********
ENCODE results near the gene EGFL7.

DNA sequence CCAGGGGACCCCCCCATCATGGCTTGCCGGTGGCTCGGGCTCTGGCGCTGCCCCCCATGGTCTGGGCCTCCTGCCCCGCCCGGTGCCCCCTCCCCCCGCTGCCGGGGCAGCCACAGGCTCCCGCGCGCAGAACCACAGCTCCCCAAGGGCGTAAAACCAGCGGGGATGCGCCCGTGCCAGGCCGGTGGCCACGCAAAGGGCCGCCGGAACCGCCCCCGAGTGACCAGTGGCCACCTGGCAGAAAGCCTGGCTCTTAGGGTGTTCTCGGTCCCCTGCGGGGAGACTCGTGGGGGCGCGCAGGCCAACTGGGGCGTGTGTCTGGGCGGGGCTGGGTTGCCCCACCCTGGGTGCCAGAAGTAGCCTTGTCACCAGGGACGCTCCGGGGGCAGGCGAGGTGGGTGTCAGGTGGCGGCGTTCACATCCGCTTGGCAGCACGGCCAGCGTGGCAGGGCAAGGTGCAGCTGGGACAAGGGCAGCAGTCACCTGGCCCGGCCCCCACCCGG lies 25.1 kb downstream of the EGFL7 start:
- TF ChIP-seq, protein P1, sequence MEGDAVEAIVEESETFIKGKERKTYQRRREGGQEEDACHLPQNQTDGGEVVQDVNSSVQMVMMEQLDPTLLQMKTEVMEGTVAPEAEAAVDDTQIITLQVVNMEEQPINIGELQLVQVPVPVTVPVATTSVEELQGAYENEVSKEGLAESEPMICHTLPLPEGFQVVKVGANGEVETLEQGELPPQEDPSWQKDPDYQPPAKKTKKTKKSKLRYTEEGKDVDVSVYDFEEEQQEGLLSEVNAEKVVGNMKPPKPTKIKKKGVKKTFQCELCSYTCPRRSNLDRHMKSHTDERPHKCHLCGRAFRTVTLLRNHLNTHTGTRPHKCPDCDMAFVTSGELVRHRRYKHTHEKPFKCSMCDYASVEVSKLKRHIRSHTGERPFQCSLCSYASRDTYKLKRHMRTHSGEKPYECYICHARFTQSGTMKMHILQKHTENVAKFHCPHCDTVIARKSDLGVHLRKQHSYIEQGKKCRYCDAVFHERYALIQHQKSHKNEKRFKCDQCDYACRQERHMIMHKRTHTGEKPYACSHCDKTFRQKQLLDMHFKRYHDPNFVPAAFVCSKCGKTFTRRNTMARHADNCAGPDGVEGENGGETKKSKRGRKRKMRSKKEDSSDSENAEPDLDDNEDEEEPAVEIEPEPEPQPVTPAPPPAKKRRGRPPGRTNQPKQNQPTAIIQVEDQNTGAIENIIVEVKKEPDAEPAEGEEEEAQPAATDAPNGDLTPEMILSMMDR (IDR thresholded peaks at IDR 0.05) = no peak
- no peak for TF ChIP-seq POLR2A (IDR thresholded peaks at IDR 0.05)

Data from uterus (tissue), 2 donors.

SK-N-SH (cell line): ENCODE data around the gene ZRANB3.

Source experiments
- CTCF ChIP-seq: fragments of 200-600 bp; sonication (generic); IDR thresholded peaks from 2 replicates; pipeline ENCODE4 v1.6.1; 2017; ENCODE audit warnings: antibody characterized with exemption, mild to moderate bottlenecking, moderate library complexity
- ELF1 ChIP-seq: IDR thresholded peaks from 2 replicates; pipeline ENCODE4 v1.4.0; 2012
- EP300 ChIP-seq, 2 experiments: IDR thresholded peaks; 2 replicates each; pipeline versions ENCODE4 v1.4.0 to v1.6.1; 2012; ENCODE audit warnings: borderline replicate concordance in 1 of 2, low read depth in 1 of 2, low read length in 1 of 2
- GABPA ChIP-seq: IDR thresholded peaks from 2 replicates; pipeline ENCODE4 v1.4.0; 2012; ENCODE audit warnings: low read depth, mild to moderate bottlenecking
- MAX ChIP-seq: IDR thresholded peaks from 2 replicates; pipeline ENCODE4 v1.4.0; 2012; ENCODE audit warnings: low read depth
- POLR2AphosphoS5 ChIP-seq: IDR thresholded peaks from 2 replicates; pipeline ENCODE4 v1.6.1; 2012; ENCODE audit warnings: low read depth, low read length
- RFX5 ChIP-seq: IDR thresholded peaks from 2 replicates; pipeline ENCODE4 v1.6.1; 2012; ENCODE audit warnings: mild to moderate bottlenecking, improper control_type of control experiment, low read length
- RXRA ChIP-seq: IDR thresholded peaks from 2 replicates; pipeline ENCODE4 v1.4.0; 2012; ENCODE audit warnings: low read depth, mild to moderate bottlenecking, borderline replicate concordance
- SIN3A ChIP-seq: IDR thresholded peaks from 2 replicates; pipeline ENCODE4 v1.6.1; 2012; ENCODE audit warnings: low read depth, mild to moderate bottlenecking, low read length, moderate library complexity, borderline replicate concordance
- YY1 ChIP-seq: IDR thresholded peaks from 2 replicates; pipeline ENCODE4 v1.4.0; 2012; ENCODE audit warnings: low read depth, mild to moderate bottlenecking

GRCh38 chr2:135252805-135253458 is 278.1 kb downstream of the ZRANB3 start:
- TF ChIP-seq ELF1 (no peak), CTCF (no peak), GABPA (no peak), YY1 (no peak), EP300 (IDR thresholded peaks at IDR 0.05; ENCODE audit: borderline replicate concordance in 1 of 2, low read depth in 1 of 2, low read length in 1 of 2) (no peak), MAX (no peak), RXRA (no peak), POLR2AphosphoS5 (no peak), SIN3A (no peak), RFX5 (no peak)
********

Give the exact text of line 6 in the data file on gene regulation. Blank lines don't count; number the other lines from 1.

SK-N-SH (cell line): ENCODE data around the gene ZRANB3.